Business

June 29, 2018
 

Northrop Grumman incorporates data collected from AQS-24B to SeeTrack system

The AQS24-B minehunter and console.

Northrop Grumman and SeeByte are collaborating to incorporate AQS-24B mine hunting sensor data into the SeeTrack system to enhance its Autonomous Target Recognition capability.

The AQS-24B scans the ocean floor at a speed of 18 knots, which is nearly twice as much as any other operational towed minehunting device in the world.
It utilizes a high-resolution, side scan sonar for real time detection, localization, and classification of mines at high coverage rates and a laser line scanner to provide precision optical identification. The AQS series minehunter is used globally and has logged thousands of hours of operation.

“The merging of the unmanned surface vessel-based AQS-24B with the SeeByte ATR will provide international navies with a better probability of detection and classification of bottom mines than is currently possible with an operator-only system,” said Alan Lytle, vice president, undersea systems, Northrop Grumman.

Northrop Grumman and SeeByte began their collaboration over a year ago and will be ready to demonstrate an initial release of this new capability during the Australian Navy’s planned Autonomous Warrior 18 exercise in Jervis Bay, Sydney, New South Wales, Australia, in November.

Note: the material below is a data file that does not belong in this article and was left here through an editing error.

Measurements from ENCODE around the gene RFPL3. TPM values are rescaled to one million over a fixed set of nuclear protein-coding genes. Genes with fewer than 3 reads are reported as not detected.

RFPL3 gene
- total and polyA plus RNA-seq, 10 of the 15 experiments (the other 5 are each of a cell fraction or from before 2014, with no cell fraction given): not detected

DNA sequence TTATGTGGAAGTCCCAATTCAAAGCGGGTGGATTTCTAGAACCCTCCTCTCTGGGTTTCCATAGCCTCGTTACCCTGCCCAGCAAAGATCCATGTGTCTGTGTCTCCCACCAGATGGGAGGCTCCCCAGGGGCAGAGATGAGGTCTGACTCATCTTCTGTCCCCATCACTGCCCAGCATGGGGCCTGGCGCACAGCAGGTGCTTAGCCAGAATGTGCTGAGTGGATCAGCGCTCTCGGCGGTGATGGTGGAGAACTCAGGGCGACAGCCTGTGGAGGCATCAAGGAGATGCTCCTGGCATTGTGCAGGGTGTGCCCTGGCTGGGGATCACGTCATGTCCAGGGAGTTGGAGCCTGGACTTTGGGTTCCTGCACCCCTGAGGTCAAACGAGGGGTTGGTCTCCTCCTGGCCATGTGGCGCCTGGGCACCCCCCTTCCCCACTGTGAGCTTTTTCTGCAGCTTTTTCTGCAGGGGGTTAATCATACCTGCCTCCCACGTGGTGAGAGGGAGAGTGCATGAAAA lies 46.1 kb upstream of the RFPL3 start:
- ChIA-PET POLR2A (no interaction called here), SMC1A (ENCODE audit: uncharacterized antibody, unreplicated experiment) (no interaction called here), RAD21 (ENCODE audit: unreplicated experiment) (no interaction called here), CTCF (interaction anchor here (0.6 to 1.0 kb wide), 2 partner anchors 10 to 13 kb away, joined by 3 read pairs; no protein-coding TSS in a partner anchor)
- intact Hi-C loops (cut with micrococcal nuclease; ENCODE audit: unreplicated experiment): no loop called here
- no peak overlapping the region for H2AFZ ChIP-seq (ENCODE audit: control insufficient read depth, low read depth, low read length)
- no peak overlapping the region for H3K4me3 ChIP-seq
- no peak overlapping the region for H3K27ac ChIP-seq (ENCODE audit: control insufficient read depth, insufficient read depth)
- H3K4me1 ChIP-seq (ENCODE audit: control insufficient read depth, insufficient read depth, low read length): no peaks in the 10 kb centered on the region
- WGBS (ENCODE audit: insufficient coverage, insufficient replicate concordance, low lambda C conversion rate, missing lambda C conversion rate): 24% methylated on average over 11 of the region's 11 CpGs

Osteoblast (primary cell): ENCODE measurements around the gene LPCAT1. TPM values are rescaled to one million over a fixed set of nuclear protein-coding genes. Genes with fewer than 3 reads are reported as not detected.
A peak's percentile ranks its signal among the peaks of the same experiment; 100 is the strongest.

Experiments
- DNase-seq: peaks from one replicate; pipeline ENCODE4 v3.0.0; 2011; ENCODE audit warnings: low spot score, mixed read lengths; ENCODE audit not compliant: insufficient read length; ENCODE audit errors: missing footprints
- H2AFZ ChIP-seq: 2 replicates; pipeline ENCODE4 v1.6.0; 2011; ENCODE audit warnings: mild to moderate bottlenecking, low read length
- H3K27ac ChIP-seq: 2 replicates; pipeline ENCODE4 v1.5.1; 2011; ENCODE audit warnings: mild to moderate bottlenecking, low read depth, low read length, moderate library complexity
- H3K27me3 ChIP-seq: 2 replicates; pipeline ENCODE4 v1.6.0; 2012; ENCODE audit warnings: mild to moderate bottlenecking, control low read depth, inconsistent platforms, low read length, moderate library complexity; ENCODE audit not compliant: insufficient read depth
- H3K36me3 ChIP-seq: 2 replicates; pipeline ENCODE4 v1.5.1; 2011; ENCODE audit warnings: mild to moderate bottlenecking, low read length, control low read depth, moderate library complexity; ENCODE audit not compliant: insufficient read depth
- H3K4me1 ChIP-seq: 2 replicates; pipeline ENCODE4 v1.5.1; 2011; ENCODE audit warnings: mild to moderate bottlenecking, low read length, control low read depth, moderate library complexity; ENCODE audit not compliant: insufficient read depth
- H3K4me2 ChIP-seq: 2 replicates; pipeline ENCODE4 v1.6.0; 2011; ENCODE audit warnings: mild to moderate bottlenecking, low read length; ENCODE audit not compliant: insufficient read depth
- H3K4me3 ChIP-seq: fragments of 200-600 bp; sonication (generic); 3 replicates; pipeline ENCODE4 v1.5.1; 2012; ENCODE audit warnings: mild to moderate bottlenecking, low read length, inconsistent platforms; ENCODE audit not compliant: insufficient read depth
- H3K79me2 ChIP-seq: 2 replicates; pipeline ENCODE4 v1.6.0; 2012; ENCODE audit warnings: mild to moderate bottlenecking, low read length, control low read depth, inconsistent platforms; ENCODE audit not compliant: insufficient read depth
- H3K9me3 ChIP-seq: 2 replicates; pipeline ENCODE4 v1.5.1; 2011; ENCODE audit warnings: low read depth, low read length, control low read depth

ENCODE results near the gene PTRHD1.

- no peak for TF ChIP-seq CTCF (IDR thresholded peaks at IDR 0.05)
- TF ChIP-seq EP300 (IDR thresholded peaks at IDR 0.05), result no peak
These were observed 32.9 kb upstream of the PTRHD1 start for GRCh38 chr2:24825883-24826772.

“This will be the first ATR in existence directly supporting the highest-speed synthetic aperture sonar in the world, and marks a true advancement in the state of the art for such capabilities,” said Bob Black, CEO of SeeByte.

The product of this collaboration will be available for upcoming new mine countermeasures ship and payload programs across Europe, the Middle East and Pacific Rim.

SeeByte provides clients in the military and oil and gas sectors with advanced software to enhance the capabilities of their underwater sensors, vehicles, and systems. SeeByte partners with leading hardware manufacturers to provide enhanced capabilities for its sensors and systems to provide cues to enhance the warfighter’s ability to find undersea explosives. 




All of this week's top headlines to your email every Friday.


 
 

 

Headlines – September 24, 2018

News Sexual assault: Here are the bases where troops are most at risk – Men and women assigned to Navy ships at sea are far more likely to be sexually assaulted than service members at bases elsewhere across the force, according to a new Defense Department report.     Business Sub builder Electric Boat injects...
 
 

News Briefs – September 24, 2018

U.S. sanctions China military agency for buying Russian arms A Chinese military agency and its director are facing U.S. sanctions over the purchase of Russian weapons. U.S. government officials say China’s Equipment Development Department and director Li Shangfu violated a 2017 law meant to punish Russia for interfering in U.S. elections and other activities. Administration...
 
 
NASA photograph by Steve Moon

Partnership, teamwork enable landmark science glovebox launch to ISS

NASA photograph by Steve Moon NASA’s new Life Sciences Glovebox undergoes testing at NASA’s Marshall Space Flight Center in Huntsville, Alabama, prior to its Sept. 22 flight to the International Space Station. The r...